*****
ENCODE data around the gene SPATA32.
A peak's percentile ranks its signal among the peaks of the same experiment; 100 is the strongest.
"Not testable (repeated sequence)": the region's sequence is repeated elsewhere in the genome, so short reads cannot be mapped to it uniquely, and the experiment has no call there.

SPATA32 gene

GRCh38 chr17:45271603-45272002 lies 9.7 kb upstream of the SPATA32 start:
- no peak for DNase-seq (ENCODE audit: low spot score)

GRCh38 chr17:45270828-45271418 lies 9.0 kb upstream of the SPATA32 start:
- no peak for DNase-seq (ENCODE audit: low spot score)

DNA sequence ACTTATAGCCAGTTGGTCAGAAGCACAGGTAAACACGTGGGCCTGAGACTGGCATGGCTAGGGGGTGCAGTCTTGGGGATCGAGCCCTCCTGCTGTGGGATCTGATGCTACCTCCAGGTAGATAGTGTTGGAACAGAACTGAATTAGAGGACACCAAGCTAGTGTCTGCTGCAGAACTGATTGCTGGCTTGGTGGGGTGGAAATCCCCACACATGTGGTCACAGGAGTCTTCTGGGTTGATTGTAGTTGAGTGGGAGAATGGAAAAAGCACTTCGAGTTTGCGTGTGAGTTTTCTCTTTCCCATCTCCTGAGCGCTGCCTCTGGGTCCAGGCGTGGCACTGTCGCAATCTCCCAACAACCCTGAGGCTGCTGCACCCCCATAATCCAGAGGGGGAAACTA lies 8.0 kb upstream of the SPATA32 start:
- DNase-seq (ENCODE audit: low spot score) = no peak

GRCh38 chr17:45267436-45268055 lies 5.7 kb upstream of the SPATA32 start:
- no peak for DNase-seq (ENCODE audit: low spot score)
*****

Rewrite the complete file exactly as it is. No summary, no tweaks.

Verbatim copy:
ENCODE data around the gene SPATA32.
A peak's percentile ranks its signal among the peaks of the same experiment; 100 is the strongest.
"Not testable (repeated sequence)": the region's sequence is repeated elsewhere in the genome, so short reads cannot be mapped to it uniquely, and the experiment has no call there.

SPATA32 gene

GRCh38 chr17:45271603-45272002 lies 9.7 kb upstream of the SPATA32 start:
- no peak for DNase-seq (ENCODE audit: low spot score)

GRCh38 chr17:45270828-45271418 lies 9.0 kb upstream of the SPATA32 start:
- no peak for DNase-seq (ENCODE audit: low spot score)

DNA sequence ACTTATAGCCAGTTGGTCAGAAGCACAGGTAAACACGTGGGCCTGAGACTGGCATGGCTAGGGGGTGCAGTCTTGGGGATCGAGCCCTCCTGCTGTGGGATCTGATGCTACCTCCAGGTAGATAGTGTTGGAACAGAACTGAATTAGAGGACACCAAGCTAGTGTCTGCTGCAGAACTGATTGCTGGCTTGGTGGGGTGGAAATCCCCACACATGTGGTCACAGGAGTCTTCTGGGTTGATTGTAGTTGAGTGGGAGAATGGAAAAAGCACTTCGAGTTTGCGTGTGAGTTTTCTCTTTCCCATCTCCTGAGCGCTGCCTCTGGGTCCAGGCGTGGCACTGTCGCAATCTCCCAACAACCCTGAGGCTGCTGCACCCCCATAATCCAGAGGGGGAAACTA lies 8.0 kb upstream of the SPATA32 start:
- DNase-seq (ENCODE audit: low spot score) = no peak

GRCh38 chr17:45267436-45268055 lies 5.7 kb upstream of the SPATA32 start:
- no peak for DNase-seq (ENCODE audit: low spot score)